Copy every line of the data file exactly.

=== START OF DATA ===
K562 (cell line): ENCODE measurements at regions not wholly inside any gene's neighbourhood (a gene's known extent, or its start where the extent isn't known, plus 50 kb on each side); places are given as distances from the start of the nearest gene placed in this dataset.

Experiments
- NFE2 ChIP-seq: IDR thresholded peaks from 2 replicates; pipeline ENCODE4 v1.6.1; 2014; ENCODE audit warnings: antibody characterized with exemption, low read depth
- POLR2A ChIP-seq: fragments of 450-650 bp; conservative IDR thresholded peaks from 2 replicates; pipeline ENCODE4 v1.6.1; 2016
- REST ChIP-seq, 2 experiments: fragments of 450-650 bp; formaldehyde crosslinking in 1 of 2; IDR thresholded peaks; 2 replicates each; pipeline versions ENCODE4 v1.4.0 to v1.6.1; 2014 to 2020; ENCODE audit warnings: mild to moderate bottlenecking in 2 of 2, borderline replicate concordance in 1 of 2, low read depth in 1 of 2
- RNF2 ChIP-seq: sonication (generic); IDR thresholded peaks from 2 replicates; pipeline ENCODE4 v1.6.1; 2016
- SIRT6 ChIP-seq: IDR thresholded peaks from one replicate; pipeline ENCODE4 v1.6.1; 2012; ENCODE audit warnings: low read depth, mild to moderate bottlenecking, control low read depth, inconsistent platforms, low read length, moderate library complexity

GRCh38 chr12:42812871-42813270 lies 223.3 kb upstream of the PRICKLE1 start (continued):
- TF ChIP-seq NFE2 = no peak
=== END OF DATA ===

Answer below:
K562 (cell line): ENCODE measurements at regions not wholly inside any gene's neighbourhood (a gene's known extent, or its start where the extent isn't known, plus 50 kb on each side); places are given as distances from the start of the nearest gene placed in this dataset.

Experiments
- NFE2 ChIP-seq: IDR thresholded peaks from 2 replicates; pipeline ENCODE4 v1.6.1; 2014; ENCODE audit warnings: antibody characterized with exemption, low read depth
- POLR2A ChIP-seq: fragments of 450-650 bp; conservative IDR thresholded peaks from 2 replicates; pipeline ENCODE4 v1.6.1; 2016
- REST ChIP-seq, 2 experiments: fragments of 450-650 bp; formaldehyde crosslinking in 1 of 2; IDR thresholded peaks; 2 replicates each; pipeline versions ENCODE4 v1.4.0 to v1.6.1; 2014 to 2020; ENCODE audit warnings: mild to moderate bottlenecking in 2 of 2, borderline replicate concordance in 1 of 2, low read depth in 1 of 2
- RNF2 ChIP-seq: sonication (generic); IDR thresholded peaks from 2 replicates; pipeline ENCODE4 v1.6.1; 2016
- SIRT6 ChIP-seq: IDR thresholded peaks from one replicate; pipeline ENCODE4 v1.6.1; 2012; ENCODE audit warnings: low read depth, mild to moderate bottlenecking, control low read depth, inconsistent platforms, low read length, moderate library complexity

GRCh38 chr12:42812871-42813270 lies 223.3 kb upstream of the PRICKLE1 start (continued):
- TF ChIP-seq NFE2 = no peak